April 15th, 2015

Regulatory Barriers to Home Construction and Rehab

Summary

Regulatory barriers make housing less affordable to millions of households in the US and abroad. If regulatory barriers were reduced, small developers could provide housing at more affordable prices. This article assesses the current state of knowledge about the effects of federal, state, and local regulations on the supply and cost of housing.

April 7th, 2015

Low-Fat Vanilla Finance – A Simple Financial Model

Summary

New developers should create their own financial models. Only by doing so will they truly understand the variables and how each affects financial performance. This paper attempts to walk new developers through a financial model that includes development budget, annual return, and capital return. It is simple enough to create but sophisticated enough to present to investors and lenders. It represents one small residential rental building — not condo, and not office or retail.

April 6th, 2015

Lean Financing – Alternatives to Conventional Capital

Summary

Financing Lean Development requires both conventional and non-conventional sources of capital. This paper focuses on project equity from non-conventional sources. Years of observations and anecdotal conversations with developers of small, innovative projects suggest that Lean Development is coming of age, but it has significant hurdles to realizing its potential, and financing is among the more difficult to overcome. Understanding the motivations, requirements and techniques for working with non-conventional investors is critical to overcoming one of the primary hurdles for Lean Development.

April 3rd, 2015

Pilot Projects – Testing Tools, Building Platforms

Summary

The Lean Urbanism movement will come to life through pilot projects, as they will spread the knowledge from the professionals to community builders and entrepreneurs. They are at the core of the Project for Lean Urbanism, as they will serve to demonstrate the potential for and value of incremental, community-scale revitalization and development by tapping local physical, financial, and social assets that are currently underutilized. The pilot projects will also be used to test and refine the tools, to identify and seek solutions to common barriers in regulation or practice that inhibit small-scale development or rebuilding, and to serve as models for use by other communities.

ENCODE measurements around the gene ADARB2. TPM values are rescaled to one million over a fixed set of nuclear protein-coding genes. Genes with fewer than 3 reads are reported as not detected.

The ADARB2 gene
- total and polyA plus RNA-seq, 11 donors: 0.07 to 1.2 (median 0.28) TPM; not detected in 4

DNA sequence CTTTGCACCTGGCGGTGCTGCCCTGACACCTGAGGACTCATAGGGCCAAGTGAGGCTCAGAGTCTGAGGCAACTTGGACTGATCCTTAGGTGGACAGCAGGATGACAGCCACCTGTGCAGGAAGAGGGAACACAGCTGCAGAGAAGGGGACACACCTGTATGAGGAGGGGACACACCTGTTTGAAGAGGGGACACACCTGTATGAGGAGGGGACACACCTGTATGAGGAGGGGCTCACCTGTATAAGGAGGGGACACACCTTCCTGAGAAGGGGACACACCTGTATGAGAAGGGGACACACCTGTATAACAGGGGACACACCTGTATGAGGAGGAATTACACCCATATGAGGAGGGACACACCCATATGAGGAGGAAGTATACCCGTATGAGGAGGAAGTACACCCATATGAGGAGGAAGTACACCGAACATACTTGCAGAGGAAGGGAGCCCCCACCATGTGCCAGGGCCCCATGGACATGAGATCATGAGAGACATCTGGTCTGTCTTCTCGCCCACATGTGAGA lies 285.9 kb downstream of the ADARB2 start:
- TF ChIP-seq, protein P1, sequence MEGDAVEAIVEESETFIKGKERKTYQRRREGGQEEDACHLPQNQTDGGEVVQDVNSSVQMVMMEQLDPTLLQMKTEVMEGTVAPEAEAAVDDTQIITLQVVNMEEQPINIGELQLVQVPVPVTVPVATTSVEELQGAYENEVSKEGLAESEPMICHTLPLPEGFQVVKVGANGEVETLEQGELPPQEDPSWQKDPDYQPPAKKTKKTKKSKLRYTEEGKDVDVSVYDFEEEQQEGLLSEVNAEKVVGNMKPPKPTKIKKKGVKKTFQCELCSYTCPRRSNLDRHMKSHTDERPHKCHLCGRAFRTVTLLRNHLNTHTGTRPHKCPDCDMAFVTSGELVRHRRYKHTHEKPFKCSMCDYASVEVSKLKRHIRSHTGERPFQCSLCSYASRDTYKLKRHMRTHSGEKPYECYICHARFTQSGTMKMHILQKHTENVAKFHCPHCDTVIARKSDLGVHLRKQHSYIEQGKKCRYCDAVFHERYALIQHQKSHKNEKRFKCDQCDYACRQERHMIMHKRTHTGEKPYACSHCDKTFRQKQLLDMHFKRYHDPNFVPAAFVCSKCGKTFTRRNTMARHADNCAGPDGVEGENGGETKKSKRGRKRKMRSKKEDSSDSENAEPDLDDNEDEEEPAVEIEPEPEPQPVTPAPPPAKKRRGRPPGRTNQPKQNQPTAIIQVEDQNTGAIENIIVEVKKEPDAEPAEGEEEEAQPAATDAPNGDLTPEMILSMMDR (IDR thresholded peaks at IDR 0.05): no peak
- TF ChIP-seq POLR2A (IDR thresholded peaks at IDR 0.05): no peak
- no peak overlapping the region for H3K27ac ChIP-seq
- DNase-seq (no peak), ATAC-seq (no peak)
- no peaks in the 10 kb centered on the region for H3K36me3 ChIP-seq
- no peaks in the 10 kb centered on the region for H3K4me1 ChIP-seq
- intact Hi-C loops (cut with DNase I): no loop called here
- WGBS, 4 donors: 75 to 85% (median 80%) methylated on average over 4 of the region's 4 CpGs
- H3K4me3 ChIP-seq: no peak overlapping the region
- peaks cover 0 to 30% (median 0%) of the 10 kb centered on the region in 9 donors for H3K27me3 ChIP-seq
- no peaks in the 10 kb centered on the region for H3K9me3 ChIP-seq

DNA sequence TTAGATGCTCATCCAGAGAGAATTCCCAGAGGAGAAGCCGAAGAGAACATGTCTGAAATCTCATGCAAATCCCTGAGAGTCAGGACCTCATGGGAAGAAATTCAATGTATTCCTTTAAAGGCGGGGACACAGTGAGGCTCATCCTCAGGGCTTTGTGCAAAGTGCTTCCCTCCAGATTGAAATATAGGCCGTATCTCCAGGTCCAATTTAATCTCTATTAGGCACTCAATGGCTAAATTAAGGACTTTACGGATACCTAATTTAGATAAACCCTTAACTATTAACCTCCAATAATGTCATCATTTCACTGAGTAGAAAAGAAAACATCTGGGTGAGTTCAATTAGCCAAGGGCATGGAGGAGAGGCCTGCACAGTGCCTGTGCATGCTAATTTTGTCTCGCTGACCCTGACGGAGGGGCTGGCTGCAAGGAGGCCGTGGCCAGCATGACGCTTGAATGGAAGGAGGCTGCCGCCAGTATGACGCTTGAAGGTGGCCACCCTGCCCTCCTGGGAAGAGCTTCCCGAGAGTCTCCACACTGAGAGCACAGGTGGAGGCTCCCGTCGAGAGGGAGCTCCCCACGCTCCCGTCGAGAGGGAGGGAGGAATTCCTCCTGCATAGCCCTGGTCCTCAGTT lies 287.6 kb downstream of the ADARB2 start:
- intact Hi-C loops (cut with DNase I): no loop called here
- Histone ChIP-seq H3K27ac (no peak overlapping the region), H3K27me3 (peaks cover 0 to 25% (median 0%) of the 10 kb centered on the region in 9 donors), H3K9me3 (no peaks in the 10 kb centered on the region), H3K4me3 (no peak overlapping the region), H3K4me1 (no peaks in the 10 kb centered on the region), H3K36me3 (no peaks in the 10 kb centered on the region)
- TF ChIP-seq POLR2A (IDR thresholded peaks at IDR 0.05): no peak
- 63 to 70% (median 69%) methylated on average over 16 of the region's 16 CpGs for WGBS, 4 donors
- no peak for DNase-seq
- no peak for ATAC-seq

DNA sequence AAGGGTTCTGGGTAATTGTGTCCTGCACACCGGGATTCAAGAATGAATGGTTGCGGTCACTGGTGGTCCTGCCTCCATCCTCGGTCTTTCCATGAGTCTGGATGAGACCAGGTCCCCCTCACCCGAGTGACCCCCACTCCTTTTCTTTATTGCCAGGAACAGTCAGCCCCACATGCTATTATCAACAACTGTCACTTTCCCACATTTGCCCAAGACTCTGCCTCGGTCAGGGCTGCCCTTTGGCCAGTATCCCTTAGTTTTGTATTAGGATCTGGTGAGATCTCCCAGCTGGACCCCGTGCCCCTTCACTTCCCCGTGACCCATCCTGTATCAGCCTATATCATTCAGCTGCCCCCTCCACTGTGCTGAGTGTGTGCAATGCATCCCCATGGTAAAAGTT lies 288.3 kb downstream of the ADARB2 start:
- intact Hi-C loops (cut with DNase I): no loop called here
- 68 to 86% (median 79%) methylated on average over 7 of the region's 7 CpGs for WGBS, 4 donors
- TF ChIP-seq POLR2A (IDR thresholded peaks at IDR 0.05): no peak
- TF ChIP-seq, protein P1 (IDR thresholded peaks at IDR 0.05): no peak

April 3rd, 2015

The Lean Scan – Activating Community Assets

Summary

The Lean Scan is one of the key tools of the Project for Lean Urbanism. It is a method for uncovering hidden assets and opportunities within a neighborhood, district, corridor or town, and for identifying why those assets are underutilized. The Lean Scan will be deployed in a series of pilot projects beginning in 2015. It will be tested and refined in those projects before being released to the public as a free tool.

September 3rd, 2014

Basic Lean in Gabon, Africa

Summary

What can urbanists learn from West-Central Africa? That Lean describes a way of life for many residents, merchants, and builders who encounter a thick layer of buronic bureaucracy on the one hand, and a lifestyle often stripped down to basic necessities. Working around both extremes builds Lean muscle.

Education should foster innovation. To succeed they should take the risk. Youths should not wait to have a lot of money before they can venture into business. They should think big, start small, and start now.

– Eric Kinoti, MD, Shade Systems, East Africa (Kenya)